# Course Identification

## Lecturers and Teaching Assistants

## Course Schedule and Location

Tuesday, 13:15 - 15:00, Ziskind, Rm 155

## Field of Study, Course Type and Credit Points

## Comments

## Prerequisites

Basic notions of Functions of Complex variables, of Algebraic Geometry, of Representation Theory and of Number Theory.

## Restrictions

## Language of Instruction

## Attendance and participation

## Grade Type

## Grade Breakdown (in %)

## Evaluation Type

**Take-home exam**

## Scheduled date 1

## Estimated Weekly Independent Workload (in hours)

## Syllabus

Course description.

This is a rst part of a year long course on the theory of Automorphic

forms and Automorphic Representations. This theory is now one of the focal

points of Mathematics. It has very many applications in dierent areas of

Number Theory, Physics, Combinatorics and so on.

This theory is in the process of constant development and it is not easy

to formulate what are the goals of the theory. I will try to describe basic

structures of the theory and main ideas developed in it. I will also try to

illustrate them by examples of applications.

I will try to describe the development of this theory in quasi-historical

manner, starting with the classical theory of modular forms.

In Spring semester 2018 I will mostly discuss the classical theory of mod-

ular functions. I will also describe how to pass to the contemporary ap-

proach to automorphic forms based on automorphic representations of adelic

groups.

I hope to continue this course in Fall of 2018.

I am planning to outline main conjectural structures of the theory evolv-

ing around Langlands' program, Generalized Riemann Hypothesis and Ra-

manujan conjecture.

One should realize that though in many cases we can formulate rather

precise conjectures describing the behavior of L-functions and automorphic

representations what we can prove about these conjectures is just scratching

the surface.

Syllabus.

1. Classical theory of modular forms for the group SL(2;Z).

Relation with elliptic curves, Eisenstein series, Structure of the algebra of

modular forms.

Fourier expansion of modular forms.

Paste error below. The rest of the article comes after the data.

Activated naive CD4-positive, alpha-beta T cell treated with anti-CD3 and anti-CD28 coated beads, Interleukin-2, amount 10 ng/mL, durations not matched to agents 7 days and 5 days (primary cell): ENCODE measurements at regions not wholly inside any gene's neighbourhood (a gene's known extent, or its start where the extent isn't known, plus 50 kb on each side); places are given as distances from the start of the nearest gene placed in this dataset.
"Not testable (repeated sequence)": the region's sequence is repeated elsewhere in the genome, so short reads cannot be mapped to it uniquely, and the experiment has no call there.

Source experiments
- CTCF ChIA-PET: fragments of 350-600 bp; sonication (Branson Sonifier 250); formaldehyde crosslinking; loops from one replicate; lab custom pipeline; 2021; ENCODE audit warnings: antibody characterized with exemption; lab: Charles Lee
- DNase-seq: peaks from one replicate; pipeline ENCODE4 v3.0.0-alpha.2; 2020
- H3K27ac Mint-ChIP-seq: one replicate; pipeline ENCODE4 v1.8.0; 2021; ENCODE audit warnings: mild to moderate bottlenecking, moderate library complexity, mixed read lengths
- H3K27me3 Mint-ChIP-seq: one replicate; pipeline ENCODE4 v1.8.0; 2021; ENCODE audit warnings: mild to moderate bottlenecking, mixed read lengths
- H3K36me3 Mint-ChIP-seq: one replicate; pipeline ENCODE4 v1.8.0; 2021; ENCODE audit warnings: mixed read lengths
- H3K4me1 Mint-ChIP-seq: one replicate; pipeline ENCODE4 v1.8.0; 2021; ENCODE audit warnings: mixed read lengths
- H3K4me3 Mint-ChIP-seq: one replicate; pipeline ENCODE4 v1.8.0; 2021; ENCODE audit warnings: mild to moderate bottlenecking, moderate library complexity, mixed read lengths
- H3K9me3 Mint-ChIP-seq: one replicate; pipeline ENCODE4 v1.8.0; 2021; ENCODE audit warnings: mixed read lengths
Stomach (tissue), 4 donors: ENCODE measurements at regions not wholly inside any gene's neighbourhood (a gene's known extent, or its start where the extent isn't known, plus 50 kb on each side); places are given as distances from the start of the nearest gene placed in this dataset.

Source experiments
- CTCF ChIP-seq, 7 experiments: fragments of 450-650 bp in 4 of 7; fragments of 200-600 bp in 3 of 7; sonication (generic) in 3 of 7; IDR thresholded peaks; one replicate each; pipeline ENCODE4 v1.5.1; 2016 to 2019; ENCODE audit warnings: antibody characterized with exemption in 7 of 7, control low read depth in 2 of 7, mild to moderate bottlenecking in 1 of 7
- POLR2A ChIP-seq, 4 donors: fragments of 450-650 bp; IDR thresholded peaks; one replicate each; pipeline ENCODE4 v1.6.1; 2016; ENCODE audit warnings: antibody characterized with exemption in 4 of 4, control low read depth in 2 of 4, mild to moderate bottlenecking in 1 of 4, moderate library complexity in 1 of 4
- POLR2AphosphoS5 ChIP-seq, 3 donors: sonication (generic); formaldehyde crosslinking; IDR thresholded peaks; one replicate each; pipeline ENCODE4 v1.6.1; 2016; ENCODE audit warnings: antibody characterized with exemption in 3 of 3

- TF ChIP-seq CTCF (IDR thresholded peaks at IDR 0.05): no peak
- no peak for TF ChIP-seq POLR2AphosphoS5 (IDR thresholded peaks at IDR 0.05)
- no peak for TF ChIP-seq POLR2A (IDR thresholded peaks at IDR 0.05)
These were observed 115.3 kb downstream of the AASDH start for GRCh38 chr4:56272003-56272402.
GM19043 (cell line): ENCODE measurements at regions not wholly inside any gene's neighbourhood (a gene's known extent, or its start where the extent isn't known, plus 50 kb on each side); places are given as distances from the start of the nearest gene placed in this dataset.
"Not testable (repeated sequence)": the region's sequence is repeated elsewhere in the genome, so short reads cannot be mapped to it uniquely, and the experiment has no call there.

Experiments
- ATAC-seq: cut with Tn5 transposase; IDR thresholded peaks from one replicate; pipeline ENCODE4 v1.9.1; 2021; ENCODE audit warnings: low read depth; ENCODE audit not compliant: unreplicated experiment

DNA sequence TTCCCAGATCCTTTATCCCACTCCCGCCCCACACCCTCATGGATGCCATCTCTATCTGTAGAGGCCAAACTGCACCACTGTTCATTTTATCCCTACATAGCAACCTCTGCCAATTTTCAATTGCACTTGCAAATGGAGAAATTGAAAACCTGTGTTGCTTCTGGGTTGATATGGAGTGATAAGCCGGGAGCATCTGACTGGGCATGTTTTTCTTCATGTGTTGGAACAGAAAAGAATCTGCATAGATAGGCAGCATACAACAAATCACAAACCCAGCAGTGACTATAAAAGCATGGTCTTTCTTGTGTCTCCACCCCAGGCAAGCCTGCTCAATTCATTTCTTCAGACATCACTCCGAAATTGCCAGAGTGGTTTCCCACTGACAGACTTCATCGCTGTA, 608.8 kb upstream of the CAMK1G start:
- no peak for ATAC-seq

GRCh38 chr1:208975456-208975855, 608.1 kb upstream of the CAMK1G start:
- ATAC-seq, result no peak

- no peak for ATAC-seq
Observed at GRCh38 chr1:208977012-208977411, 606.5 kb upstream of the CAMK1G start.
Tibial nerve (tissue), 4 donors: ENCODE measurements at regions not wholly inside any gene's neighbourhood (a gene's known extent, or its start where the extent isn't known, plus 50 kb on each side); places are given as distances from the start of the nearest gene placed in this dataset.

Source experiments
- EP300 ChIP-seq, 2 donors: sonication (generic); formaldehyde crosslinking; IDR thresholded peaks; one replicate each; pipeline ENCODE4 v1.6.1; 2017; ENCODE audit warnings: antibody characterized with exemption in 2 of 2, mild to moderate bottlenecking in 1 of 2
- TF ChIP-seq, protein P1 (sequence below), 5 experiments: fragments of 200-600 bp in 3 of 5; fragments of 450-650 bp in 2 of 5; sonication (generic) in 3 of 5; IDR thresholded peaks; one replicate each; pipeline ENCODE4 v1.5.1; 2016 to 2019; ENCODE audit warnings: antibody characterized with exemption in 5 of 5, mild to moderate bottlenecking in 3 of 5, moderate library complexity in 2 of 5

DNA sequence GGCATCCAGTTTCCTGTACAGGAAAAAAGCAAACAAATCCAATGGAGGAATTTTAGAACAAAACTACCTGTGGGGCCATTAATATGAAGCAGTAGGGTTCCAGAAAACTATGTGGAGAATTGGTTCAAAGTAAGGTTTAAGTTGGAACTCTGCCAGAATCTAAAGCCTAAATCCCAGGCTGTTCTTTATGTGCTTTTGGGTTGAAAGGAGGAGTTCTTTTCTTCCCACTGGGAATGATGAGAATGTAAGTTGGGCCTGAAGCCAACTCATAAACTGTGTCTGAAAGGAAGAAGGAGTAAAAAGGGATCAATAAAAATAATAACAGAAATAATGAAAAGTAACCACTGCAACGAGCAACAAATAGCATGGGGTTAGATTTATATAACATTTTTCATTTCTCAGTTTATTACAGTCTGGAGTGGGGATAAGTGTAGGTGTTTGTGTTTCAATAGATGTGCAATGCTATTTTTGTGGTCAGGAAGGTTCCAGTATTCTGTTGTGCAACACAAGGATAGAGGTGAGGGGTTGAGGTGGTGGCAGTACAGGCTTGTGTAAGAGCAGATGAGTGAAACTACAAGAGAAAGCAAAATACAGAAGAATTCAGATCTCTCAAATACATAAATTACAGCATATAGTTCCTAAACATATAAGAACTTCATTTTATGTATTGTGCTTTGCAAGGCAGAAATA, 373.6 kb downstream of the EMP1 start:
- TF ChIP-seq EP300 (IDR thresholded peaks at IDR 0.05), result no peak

Dierent constructions of modular forms.

Discriminant function and cusp forms. Properties of coecients (n).

Digression on Dirichlet L-functions.

Hecke operators and Hecke L-functions.

Peterson scalar product.

2. Maass forms and related L-functions.

3. Modular functions with respect to congruence subgroups. New forms

and their L-functions. Weil's inverse theorem.

4. Modular forms with respect to co-compact subgroups. Statement of

the Jacquet-Langlands correspondence.

6. Introduction to Hilbert modular forms.

7. Introduction to Siegel modular forms.

8. Automorphic forms and Representation Theory.

Digression on representations of the group SL(2;R). Interpretation of

automorphic forms in terms of automorphic representations.

9. Adelic automorphic representations.

Adeles.

Tate's thesis and L-functions

Passing to adelic automorphic representations.

Hecke L-function of an automorphic representation.

10. Langlands' L-function. Class eld theory and Langlands program.

11. Langlands' dual group. Langlands program and functoriality conjec-

ture.

12. Relation of Langlands program to Artin and Ramanujan conjectures.

## Learning Outcomes

The students will learn the classical theory of modular forms and the modern theory of automorphic forms and automorphic representations.

They will understand the connections to number theory and representation theory.

Thus, they will gain access to the ample literature on the subject and will be able to identify the relation to automorphic forms in their future research in pure mathematics or theoretical physics.

## Reading List

1. "1-2-3 of modular forms" - Lectures at a Summer School in Nordfjordeid, Norway

Authors: **Bruinier**, J.H., **van der Geer**, G., **Harder**, G., **Zagier**, D.

Editors: **Ranestad**, Kristian (Ed.)

2. "An Introduction to the Langlands Program"

Editors: **Bernstein**, Joseph, **Gelbart**, Steve (Eds.)